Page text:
January 28, 2021

Registered Nurses’ Union Calls on Parties to Address Growing Shortage of Registered Nurses

St. John’s – The Registered Nurses’ Union Newfoundland & Labrador (RNU) is requesting political parties discuss what steps they will take to recruit and retain registered nurses (RNs) and nurse practitioners (NPs) and address inadequate staffing practices.

“It’s encouraging to see election announcements around expansion of programs and investment in technology to improve access to health care services,” said Yvette Coffey, RNU President. “However, we also need to focus on getting the basics right such as properly staffing our facilities.  We are facing a growing shortage of registered nurses and it’s impacting the delivery of care in communities across Newfoundland and Labrador. Our members and the people of this province deserve better.”

RNs are the largest group of health care providers and work in all aspects of health care. RNs have in-depth knowledge, skills and judgment that make them a vital profession in the health care system. There is a direct correlation between adequate RN staffing and safe patient care.

“The connection between RN staffing and patient care cannot be ignored. You can’t improve health outcomes for patients or reduce costs to deliver services with a system that relies on overtime and understaffing of RNs,” said Coffey. “Increased workload, working short-staffed and excessive overtime is leaving RNs concerned for their patients and having a major impact on our members. Their mental health is being impacted, they are suffering from burnout and exhaustion. These RNs are people with families who sacrifice work-life balance to ensure safe patient care.”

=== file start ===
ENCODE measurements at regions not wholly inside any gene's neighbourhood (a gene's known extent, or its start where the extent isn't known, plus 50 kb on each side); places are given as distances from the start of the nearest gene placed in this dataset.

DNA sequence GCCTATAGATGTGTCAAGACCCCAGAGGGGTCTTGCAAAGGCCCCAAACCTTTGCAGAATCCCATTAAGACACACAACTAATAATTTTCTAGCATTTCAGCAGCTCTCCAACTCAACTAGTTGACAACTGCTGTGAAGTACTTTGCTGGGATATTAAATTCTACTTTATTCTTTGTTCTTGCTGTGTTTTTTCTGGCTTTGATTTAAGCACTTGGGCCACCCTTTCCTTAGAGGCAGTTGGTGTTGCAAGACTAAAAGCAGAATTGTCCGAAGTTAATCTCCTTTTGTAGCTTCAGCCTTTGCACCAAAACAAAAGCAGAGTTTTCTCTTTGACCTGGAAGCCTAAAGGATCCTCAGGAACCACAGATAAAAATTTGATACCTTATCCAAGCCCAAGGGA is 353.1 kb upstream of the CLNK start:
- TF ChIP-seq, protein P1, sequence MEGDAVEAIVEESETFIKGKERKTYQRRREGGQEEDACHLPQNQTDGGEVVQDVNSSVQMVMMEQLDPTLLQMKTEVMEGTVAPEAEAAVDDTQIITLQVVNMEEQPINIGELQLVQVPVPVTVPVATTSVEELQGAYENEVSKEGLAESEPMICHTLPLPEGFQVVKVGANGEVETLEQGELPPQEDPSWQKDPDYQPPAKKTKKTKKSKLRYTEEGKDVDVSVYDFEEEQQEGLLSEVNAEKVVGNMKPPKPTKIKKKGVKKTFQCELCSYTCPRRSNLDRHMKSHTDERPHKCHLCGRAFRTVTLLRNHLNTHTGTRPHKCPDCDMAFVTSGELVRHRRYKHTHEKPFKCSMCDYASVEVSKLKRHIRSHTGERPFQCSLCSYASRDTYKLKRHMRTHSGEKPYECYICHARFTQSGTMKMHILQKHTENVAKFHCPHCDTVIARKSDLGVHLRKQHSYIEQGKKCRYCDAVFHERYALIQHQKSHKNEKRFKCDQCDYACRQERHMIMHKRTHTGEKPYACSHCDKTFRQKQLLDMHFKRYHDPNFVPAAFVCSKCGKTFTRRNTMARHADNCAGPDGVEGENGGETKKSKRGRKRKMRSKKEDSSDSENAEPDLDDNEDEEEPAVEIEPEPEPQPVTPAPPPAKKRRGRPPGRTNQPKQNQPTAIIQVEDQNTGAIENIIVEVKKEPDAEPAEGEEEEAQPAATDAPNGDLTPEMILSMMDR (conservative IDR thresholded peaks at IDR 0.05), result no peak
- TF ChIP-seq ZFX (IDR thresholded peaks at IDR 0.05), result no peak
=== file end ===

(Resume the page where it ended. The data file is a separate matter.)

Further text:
RNs are committed to protecting and advocating for their patients, however, they face a system where the complexity of care is increasing and occurrences of workplace violence and other occupational hurdles challenge their ability to provide optimal care.

“If you speak to an RN today they will tell you they cannot keep up. They will tell you hospitals operate at over-capacity on a regular basis, patients wait on stretchers in emergency rooms or hallways because there is no bed for them, and residents in the community and long-term care wait too long for essential care,” Coffey says. “However, our members continue to show up and provide quality care, but at what cost?”

Vacancies in RN positions have been rising since 2015.  In a survey conducted last fall, more than half of RNU members say their workplace does not have sufficient nursing staff. RNs worked over 275,000 hours of overtime in 2018-19.

RNU wrote party leaders last week to ask for their commitment to address staffing and workload, as well as other measures to improve health care.  Responses from each party will be shared with the union’s members.

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Media Contact:

Karyn Whelan

Communications

Registered Nurses’ Union
Phone: 753.9961, 691-0889

kwhelan@rnunl.ca